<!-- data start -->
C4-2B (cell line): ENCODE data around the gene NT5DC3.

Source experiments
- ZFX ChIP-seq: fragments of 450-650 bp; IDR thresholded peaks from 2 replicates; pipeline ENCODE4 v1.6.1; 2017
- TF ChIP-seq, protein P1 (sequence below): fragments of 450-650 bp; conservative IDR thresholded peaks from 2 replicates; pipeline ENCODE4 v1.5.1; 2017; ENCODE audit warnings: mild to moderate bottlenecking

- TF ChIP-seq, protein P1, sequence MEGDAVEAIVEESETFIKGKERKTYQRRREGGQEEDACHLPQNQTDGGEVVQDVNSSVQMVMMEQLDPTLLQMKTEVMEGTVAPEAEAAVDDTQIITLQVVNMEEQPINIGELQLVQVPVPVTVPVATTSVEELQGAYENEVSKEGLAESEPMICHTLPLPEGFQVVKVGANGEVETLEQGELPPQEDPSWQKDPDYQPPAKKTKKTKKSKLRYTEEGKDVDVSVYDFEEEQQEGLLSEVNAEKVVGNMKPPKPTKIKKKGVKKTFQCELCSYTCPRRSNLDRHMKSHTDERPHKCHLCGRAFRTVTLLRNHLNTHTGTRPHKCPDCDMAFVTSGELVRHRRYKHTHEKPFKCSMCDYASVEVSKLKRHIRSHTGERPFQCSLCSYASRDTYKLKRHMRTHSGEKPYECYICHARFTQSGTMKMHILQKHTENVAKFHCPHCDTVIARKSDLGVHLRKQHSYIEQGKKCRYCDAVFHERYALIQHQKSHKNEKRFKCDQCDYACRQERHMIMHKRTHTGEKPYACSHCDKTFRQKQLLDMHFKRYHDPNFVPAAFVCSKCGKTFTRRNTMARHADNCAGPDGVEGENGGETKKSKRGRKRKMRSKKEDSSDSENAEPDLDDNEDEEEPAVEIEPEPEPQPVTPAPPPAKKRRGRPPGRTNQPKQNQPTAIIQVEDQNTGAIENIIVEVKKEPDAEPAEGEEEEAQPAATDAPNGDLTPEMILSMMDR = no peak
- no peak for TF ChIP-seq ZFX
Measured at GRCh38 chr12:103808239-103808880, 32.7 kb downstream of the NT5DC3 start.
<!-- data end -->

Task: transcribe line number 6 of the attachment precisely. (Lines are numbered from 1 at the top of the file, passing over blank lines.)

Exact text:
- no peak for TF ChIP-seq ZFX